// @ts-ignore
import cookieParser = require('cookie-parser')
// @ts-ignore
import logger = require ('morgan')
// @ts-ignore
import Magic = require('express-routemagic')
const app: express.Application = express() // the correct type declaration style.
// view engine setup
app.set('views', join(__dirname, 'views'))
app.set('view engine', 'hbs')
app.use(express.urlencoded({ extended: false }))
app.use(express.static(join(__dirname, 'public')))
Magic.use(app, { invokerPath: __dirname }) // // need to use `invokerPath` because we are not in api's root dir.
// catch 404 and forward to error handler
app.use((req: express.Request, res: express.Response, next: express.NextFunction) => { // type declaration, and changed to use arrow function
// error handler
app.use((err: any, req: express.Request, res: express.Response, next: express.NextFunction) => {
    // set locals, only providing error in development
    res.locals.message = err.message
    res.locals.error ='env') === 'development' ? err : {}
    // render the error page
    res.status(err.status || 500)
module.exports = app
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What is app.use? It is Express's way of using "middleware" (functions that will run and be given the HTTP request to "read" and do something to it). And it is sequential, and one way is to imagine a HTTP request "falling" through your middlewares: In this case it will first pass through logger('dev'), which logs the request on your terminal, then express.json() which parses the request into json... and so on so forth sequentially.

TypeScript Basics Explanation

The @types/express module you have installed are TypeScript declarations for Express objects. Declarations are like a dictionary -- it explains what something is or isn't.

If you refer lower down in app.ts, the block of // error handler code shows how this "dictionary" is applied to function arguments:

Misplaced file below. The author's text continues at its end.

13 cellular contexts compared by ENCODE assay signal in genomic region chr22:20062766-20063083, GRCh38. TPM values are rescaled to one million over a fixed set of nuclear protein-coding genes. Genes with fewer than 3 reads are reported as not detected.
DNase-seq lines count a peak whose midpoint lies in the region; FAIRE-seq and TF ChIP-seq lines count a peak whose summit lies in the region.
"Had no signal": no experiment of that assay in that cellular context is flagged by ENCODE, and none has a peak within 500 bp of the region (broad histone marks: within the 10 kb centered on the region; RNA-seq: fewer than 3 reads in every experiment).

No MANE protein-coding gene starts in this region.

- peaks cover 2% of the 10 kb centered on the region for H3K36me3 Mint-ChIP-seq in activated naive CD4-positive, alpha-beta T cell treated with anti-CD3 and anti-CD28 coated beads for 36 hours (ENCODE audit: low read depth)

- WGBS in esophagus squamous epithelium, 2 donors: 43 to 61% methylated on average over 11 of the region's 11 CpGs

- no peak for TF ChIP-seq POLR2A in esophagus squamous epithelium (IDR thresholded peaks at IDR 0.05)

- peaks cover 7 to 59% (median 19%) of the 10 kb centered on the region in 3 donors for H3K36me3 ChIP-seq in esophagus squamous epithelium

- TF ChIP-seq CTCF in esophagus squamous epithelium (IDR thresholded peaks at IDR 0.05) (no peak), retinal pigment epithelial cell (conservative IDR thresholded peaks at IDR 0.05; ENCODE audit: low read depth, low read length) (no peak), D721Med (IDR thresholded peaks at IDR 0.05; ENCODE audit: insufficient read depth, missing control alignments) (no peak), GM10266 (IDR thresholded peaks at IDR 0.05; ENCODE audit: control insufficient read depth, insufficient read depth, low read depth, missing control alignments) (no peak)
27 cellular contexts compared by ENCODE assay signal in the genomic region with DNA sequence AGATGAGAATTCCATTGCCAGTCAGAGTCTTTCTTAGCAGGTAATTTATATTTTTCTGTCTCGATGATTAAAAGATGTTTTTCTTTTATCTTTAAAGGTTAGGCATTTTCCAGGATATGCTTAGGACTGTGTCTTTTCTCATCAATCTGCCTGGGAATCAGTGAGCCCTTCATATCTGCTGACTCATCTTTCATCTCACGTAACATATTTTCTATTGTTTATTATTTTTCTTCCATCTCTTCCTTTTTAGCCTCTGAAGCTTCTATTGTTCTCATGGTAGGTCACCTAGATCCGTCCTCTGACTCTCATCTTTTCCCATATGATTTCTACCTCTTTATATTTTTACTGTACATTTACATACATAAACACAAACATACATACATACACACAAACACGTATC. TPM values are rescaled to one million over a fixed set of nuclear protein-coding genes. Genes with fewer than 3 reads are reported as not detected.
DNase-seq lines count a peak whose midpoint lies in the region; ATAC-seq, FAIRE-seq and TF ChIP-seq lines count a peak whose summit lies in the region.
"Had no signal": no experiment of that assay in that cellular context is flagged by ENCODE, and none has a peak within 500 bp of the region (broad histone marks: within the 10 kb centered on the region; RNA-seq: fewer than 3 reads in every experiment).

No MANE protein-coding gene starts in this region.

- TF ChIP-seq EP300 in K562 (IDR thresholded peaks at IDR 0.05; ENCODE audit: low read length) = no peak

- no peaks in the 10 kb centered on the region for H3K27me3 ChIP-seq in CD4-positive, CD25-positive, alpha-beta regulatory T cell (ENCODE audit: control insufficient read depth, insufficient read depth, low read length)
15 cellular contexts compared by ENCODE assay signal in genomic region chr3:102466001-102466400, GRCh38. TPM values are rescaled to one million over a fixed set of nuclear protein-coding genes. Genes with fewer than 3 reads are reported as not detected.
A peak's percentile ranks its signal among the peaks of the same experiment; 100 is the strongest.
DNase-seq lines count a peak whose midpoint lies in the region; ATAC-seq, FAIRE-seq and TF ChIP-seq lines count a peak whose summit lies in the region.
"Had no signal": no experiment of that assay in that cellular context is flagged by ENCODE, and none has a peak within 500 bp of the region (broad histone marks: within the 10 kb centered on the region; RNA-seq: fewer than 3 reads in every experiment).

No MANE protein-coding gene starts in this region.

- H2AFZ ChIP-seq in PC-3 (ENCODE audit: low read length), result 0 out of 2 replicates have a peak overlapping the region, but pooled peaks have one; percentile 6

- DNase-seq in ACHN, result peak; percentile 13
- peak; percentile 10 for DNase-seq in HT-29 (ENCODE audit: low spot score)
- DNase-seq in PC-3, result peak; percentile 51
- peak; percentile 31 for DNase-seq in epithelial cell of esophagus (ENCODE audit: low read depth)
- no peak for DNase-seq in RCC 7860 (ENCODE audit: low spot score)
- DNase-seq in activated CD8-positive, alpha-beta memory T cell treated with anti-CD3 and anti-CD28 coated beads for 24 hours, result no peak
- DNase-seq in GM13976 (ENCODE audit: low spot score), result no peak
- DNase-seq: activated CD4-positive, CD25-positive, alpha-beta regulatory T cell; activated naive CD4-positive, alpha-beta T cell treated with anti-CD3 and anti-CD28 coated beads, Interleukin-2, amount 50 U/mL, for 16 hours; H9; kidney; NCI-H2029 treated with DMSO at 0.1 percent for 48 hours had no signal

(err: Error, req: express.Request, res: express.Response, next: express.NextFunction) => { ... }
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What it means is that, the req argument are "of the same type and -- for a lack of better word -- form" with Express' Request object/prototype (I refuse to use the word "class", because Javascript is irrefutably classless).

So within the function, if you try to use Request as a type that it isn't, or if you try to invoke a method that Request does not have, TypeScript will bitch about it.

(req: express.Request) => {

   req.aMethodThatDoesNotExist() // red curlies underlines, and will not compile.

   if (req === 'someString') {} // TypeScript will tell you this is always false.

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All that, is in essence a very basic explanation of how TypeScript type-checks your code.

And now if you run npm run tsc again, you should get no errors.

4. Copy all files to "./dist"

TSC will only compile .ts files, rightfully so. But you need to copy the rest of the files over, including those .js files that you either don't intend to convert, or will convert later (that's the beauty, you don't need to always OCD everything to TypeScript -- not all code is worth your time). tsc doesn't seem to provide a good way (see issue here), so we will use the cpy-cli and del-cli modules:

npm install cpy-cli del-cli --save-dev
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Set up the npm scripts in package.json.

  1. A prebuild script that uses del shell command (from del-cli module) to delete the old "./dist" folder:
"prebuild": "del './dist'"
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  1. A postbuild script that uses cpy shell command (from cpy-cli module) to copy remaining files over:
"postbuild": "cpy --cwd=src '**/*' '!**/*.ts' './../dist' --parents"

// --cwd=src means the Current Working Directory is set to "./src"
// '**/*' means all files and folder in the cwd.
// '!**/*.ts' means excluding all typescript files.
// './../dist' means "basicgram/api/dist", and is relative to "src" folder